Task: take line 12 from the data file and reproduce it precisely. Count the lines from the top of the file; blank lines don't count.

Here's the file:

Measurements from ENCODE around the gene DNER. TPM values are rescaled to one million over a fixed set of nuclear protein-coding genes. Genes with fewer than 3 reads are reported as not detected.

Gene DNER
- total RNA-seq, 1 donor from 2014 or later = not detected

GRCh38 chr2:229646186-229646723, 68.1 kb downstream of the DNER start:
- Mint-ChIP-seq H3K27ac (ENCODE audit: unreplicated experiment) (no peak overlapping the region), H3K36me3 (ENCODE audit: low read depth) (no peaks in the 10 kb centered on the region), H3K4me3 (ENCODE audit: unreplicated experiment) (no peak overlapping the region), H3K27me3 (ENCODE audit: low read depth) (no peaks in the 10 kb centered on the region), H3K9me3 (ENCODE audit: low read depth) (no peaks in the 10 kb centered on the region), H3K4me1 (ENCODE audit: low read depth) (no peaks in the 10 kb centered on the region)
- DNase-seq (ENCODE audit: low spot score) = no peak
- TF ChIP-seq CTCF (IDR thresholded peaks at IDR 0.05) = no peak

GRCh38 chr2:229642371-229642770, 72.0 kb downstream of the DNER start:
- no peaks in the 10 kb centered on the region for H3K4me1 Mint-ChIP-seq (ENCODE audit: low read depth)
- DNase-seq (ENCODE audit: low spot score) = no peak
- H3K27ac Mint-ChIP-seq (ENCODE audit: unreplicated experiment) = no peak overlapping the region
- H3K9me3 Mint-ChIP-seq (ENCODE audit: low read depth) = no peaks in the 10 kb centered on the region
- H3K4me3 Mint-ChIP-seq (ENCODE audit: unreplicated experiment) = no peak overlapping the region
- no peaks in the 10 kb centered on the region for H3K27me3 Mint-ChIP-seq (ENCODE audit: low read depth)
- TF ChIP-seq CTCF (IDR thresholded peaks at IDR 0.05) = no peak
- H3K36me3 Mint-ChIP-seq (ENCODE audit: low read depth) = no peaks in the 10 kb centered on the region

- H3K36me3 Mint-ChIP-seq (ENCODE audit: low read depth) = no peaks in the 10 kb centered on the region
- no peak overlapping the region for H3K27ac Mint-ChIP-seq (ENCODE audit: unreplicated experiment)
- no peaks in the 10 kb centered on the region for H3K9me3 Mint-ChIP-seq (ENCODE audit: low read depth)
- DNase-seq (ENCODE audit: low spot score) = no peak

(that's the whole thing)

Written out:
- H3K9me3 Mint-ChIP-seq (ENCODE audit: low read depth) = no peaks in the 10 kb centered on the region